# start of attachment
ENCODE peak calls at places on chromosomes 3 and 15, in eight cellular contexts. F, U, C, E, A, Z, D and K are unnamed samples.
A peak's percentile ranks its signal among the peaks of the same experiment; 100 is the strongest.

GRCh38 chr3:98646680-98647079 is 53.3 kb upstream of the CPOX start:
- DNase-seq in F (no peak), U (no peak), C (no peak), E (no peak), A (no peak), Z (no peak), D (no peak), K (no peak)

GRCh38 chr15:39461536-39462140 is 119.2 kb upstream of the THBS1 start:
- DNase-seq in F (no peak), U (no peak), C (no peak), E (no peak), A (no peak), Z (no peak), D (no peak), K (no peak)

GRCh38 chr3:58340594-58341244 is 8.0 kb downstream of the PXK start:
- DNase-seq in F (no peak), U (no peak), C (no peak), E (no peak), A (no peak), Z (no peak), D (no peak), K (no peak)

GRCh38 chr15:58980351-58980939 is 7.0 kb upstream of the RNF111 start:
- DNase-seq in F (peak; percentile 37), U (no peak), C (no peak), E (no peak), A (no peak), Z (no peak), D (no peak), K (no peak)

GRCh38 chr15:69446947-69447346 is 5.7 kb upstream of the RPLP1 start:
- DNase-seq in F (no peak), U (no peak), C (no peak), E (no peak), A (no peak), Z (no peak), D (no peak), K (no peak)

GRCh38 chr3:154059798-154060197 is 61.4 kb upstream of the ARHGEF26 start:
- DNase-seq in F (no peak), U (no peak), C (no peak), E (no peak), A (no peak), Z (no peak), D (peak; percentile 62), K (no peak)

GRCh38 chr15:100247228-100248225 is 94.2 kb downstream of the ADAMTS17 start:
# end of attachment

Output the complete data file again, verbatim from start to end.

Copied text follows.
ENCODE peak calls at places on chromosomes 3 and 15, in eight cellular contexts. F, U, C, E, A, Z, D and K are unnamed samples.
A peak's percentile ranks its signal among the peaks of the same experiment; 100 is the strongest.

GRCh38 chr3:98646680-98647079 is 53.3 kb upstream of the CPOX start:
- DNase-seq in F (no peak), U (no peak), C (no peak), E (no peak), A (no peak), Z (no peak), D (no peak), K (no peak)

GRCh38 chr15:39461536-39462140 is 119.2 kb upstream of the THBS1 start:
- DNase-seq in F (no peak), U (no peak), C (no peak), E (no peak), A (no peak), Z (no peak), D (no peak), K (no peak)

GRCh38 chr3:58340594-58341244 is 8.0 kb downstream of the PXK start:
- DNase-seq in F (no peak), U (no peak), C (no peak), E (no peak), A (no peak), Z (no peak), D (no peak), K (no peak)

GRCh38 chr15:58980351-58980939 is 7.0 kb upstream of the RNF111 start:
- DNase-seq in F (peak; percentile 37), U (no peak), C (no peak), E (no peak), A (no peak), Z (no peak), D (no peak), K (no peak)

GRCh38 chr15:69446947-69447346 is 5.7 kb upstream of the RPLP1 start:
- DNase-seq in F (no peak), U (no peak), C (no peak), E (no peak), A (no peak), Z (no peak), D (no peak), K (no peak)

GRCh38 chr3:154059798-154060197 is 61.4 kb upstream of the ARHGEF26 start:
- DNase-seq in F (no peak), U (no peak), C (no peak), E (no peak), A (no peak), Z (no peak), D (peak; percentile 62), K (no peak)

GRCh38 chr15:100247228-100248225 is 94.2 kb downstream of the ADAMTS17 start: